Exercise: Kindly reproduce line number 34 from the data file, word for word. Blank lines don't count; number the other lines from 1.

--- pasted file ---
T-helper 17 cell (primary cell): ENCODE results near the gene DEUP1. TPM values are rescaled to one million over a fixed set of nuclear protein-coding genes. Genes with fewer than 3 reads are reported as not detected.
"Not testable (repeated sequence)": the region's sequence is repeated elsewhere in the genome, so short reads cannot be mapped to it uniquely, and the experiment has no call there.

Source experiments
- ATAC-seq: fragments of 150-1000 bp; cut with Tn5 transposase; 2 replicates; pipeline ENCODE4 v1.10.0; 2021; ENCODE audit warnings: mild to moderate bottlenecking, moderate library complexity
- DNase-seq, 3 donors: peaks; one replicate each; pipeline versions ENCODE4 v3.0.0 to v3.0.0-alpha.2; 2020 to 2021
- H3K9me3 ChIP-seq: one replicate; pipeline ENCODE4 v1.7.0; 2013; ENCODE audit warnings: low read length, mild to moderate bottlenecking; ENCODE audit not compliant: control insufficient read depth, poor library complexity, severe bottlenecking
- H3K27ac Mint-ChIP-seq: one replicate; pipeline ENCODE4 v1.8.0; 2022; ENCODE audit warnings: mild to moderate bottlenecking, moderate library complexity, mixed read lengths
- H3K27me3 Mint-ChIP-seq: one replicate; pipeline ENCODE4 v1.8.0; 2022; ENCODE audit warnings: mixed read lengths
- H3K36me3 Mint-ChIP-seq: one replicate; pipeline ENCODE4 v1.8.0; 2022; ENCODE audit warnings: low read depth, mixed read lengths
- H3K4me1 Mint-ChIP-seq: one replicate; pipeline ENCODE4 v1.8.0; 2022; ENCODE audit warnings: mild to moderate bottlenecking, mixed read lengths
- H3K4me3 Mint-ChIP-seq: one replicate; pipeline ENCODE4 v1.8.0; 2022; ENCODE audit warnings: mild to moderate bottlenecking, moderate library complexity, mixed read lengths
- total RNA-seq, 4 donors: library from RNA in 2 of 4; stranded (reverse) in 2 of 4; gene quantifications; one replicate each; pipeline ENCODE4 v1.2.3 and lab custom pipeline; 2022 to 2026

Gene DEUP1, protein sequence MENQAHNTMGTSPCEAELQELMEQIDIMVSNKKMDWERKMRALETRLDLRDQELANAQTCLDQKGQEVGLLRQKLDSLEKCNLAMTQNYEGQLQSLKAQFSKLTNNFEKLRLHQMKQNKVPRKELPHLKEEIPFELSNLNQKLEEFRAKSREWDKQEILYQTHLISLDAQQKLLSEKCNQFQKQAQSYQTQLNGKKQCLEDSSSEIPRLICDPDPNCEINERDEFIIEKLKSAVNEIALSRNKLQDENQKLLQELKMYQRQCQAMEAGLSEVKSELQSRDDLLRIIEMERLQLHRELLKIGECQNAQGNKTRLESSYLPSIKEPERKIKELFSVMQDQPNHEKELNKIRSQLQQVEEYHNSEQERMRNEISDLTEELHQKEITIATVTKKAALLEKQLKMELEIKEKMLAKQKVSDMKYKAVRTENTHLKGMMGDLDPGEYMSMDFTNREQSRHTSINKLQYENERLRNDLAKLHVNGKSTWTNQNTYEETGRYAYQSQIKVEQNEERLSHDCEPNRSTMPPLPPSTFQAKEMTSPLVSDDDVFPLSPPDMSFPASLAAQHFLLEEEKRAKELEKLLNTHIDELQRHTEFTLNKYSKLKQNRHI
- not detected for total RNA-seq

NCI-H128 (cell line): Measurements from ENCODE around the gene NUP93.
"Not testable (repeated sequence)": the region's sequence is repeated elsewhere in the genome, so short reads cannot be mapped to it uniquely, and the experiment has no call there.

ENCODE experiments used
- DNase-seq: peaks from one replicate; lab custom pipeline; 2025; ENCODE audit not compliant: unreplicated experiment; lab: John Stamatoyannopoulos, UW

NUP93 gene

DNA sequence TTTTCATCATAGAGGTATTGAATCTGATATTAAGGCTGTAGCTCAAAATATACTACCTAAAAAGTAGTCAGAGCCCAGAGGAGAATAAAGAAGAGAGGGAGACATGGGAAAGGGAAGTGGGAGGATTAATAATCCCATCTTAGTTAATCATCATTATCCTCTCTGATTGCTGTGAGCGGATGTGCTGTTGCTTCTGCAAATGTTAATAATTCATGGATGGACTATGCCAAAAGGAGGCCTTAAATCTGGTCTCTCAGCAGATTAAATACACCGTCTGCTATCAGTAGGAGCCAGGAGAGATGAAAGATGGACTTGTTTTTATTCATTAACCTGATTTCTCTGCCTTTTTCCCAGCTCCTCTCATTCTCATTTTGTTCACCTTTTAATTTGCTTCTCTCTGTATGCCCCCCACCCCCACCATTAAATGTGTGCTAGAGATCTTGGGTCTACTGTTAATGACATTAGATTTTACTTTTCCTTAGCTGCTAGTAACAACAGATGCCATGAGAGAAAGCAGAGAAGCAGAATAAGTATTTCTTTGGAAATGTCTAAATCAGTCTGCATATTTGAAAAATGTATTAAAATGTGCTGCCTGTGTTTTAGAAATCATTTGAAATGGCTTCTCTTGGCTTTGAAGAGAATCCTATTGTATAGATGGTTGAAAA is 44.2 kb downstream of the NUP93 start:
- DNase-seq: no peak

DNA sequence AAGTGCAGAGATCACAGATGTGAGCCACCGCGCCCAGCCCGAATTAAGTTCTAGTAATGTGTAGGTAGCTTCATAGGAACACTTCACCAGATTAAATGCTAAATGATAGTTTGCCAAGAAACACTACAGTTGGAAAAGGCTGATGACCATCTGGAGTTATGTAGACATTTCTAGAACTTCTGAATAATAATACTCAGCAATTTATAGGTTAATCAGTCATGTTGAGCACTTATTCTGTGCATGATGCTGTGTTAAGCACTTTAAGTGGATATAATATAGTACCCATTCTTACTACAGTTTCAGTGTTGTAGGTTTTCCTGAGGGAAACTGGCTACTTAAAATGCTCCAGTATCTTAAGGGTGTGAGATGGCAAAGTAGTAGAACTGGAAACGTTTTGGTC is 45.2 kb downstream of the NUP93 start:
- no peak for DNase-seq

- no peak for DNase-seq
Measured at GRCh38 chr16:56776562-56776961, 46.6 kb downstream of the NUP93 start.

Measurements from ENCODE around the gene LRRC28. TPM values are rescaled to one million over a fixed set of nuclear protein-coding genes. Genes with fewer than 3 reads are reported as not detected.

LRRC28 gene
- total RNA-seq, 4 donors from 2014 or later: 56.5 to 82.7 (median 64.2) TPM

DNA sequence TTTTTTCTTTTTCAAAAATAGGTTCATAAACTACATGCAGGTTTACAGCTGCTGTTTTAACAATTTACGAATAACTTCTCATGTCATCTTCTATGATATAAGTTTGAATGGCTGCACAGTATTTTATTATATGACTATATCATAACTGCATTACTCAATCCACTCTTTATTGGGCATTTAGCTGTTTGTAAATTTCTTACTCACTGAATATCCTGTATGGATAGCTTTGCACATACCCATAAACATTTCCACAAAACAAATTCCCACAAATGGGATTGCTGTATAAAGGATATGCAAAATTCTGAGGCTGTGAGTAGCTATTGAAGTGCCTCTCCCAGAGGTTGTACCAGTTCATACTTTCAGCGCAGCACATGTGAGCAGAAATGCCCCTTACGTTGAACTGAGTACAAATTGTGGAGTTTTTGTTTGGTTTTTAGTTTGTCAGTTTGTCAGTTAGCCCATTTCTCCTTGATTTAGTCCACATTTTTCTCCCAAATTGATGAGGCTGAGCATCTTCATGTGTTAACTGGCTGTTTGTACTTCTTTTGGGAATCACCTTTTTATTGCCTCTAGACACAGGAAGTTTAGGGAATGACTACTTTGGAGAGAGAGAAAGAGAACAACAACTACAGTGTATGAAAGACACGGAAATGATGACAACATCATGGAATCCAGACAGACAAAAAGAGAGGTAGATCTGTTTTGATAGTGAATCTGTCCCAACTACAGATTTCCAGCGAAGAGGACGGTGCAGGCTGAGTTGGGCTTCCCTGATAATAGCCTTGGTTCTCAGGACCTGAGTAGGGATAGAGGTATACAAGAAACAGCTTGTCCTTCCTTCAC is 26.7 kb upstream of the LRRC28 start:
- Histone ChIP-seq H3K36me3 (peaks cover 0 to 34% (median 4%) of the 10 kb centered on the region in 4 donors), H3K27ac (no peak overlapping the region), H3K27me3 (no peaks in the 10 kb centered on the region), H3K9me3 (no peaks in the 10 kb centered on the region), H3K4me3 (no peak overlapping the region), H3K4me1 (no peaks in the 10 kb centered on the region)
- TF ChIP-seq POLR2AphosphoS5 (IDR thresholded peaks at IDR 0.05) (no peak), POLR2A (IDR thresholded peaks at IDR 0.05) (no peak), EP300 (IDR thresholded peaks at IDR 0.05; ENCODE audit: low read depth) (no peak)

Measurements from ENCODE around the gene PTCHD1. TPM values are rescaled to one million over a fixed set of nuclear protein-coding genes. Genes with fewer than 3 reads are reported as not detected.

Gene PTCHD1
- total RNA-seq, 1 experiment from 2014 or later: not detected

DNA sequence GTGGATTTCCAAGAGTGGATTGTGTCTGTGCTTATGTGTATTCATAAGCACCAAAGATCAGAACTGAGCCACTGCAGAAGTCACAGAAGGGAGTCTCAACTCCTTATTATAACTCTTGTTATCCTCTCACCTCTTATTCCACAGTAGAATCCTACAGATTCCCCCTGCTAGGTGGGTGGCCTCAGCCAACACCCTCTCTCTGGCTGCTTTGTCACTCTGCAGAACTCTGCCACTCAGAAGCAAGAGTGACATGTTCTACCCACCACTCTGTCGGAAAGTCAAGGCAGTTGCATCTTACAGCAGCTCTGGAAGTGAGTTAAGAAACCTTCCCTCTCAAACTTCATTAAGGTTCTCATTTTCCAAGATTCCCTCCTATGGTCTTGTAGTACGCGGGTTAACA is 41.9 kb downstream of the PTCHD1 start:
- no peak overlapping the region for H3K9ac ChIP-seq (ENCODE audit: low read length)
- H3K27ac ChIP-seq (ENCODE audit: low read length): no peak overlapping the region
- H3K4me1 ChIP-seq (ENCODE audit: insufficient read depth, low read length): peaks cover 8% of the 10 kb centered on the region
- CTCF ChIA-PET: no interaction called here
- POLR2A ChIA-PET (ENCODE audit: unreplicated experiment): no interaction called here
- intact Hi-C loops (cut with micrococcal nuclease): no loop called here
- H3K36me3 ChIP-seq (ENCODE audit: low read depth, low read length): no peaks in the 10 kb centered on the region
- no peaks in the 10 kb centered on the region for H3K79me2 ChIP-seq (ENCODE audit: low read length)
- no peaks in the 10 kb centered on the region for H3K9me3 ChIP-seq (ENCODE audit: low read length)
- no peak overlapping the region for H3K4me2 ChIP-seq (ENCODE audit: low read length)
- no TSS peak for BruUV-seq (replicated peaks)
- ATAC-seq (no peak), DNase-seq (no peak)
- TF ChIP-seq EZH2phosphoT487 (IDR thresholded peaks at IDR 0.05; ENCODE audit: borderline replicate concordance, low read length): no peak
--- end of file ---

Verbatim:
- total RNA-seq, 1 experiment from 2014 or later: not detected